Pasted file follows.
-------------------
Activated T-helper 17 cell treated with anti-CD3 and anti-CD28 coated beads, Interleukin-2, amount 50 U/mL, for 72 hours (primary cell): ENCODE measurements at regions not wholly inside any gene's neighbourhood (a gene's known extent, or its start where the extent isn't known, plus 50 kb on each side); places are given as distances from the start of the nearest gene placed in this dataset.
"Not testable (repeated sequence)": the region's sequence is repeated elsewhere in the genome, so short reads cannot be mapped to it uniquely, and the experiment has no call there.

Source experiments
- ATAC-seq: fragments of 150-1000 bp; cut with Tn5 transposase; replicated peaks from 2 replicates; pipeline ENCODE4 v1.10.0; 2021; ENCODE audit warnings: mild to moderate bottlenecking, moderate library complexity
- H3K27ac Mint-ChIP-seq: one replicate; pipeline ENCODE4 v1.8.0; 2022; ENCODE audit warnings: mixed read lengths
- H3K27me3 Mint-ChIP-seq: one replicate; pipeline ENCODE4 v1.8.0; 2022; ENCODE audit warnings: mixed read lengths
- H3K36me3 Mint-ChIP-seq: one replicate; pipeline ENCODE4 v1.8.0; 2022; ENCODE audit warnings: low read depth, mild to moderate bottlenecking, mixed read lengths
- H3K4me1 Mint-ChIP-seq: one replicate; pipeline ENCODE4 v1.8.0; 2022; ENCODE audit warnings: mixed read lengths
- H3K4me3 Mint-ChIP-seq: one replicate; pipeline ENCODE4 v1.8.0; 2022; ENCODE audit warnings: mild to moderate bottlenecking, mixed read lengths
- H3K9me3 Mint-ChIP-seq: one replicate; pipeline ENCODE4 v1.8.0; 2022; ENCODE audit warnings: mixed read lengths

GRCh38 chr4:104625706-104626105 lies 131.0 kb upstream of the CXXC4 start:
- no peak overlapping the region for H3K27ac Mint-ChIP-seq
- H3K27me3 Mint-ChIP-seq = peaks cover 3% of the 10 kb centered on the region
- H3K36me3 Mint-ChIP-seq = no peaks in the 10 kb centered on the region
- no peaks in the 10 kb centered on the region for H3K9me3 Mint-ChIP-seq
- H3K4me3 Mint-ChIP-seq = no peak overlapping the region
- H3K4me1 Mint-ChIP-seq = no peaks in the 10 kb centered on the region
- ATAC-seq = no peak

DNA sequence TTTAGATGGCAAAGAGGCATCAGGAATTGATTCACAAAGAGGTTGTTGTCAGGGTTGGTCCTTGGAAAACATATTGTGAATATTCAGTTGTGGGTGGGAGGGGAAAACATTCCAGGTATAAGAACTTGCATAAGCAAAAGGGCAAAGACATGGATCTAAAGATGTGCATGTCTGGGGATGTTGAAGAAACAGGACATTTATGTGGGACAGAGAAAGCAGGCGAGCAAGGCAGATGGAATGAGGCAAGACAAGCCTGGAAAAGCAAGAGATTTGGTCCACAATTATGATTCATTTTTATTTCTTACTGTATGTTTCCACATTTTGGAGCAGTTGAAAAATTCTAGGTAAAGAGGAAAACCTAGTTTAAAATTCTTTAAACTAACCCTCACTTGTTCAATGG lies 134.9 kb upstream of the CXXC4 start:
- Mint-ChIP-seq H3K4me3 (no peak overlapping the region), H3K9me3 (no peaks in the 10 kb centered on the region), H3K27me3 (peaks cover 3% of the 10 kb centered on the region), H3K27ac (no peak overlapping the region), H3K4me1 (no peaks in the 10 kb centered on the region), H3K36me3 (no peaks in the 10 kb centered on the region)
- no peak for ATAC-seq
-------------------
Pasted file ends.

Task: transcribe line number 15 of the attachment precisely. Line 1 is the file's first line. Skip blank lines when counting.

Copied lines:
- no peaks in the 10 kb centered on the region for H3K9me3 Mint-ChIP-seq